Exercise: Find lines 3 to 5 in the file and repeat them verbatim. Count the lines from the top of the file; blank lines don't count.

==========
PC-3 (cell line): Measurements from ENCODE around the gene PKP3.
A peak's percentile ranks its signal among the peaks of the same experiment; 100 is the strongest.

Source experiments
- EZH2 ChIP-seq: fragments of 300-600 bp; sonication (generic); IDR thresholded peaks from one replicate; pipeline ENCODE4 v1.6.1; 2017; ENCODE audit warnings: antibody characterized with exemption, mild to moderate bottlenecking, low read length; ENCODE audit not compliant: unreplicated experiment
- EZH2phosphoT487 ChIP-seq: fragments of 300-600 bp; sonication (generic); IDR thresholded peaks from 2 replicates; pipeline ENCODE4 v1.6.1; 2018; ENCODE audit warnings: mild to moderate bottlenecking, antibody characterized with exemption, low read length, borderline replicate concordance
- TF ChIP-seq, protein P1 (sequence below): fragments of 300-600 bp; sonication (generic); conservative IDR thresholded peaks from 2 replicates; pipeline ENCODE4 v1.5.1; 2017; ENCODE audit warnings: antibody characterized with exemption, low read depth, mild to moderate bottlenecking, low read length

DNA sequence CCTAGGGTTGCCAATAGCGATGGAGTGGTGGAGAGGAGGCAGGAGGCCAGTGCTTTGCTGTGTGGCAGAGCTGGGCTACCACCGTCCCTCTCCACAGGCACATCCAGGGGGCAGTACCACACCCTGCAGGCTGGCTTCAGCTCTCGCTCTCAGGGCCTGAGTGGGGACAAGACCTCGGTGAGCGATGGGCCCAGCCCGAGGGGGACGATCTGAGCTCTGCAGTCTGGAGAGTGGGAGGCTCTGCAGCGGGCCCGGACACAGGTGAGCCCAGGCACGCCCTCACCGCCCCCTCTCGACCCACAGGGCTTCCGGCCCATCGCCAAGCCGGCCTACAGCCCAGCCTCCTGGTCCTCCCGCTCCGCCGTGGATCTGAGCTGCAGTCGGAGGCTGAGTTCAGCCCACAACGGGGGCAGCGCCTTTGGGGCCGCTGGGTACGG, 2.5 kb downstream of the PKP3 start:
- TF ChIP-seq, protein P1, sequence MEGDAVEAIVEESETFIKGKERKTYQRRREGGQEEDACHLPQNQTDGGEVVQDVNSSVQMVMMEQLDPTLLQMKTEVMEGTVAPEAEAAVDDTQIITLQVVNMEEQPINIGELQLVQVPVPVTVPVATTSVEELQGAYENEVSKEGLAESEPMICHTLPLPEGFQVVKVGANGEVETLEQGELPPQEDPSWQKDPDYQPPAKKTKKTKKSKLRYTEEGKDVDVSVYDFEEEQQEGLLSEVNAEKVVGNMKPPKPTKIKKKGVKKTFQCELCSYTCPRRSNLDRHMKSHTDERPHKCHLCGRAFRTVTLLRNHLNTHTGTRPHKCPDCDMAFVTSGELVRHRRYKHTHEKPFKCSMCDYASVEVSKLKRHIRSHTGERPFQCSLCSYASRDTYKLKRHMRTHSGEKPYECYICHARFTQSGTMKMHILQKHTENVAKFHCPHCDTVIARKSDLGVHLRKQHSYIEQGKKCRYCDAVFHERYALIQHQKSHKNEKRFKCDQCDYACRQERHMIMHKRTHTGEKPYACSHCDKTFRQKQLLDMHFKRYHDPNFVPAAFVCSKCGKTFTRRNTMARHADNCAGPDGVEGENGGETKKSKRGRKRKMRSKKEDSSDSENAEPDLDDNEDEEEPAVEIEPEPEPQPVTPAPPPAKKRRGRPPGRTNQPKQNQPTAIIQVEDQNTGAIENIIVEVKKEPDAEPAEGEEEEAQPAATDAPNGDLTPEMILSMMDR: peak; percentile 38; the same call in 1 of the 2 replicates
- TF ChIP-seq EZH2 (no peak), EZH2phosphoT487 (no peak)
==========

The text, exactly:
Source experiments
- EZH2 ChIP-seq: fragments of 300-600 bp; sonication (generic); IDR thresholded peaks from one replicate; pipeline ENCODE4 v1.6.1; 2017; ENCODE audit warnings: antibody characterized with exemption, mild to moderate bottlenecking, low read length; ENCODE audit not compliant: unreplicated experiment
- EZH2phosphoT487 ChIP-seq: fragments of 300-600 bp; sonication (generic); IDR thresholded peaks from 2 replicates; pipeline ENCODE4 v1.6.1; 2018; ENCODE audit warnings: mild to moderate bottlenecking, antibody characterized with exemption, low read length, borderline replicate concordance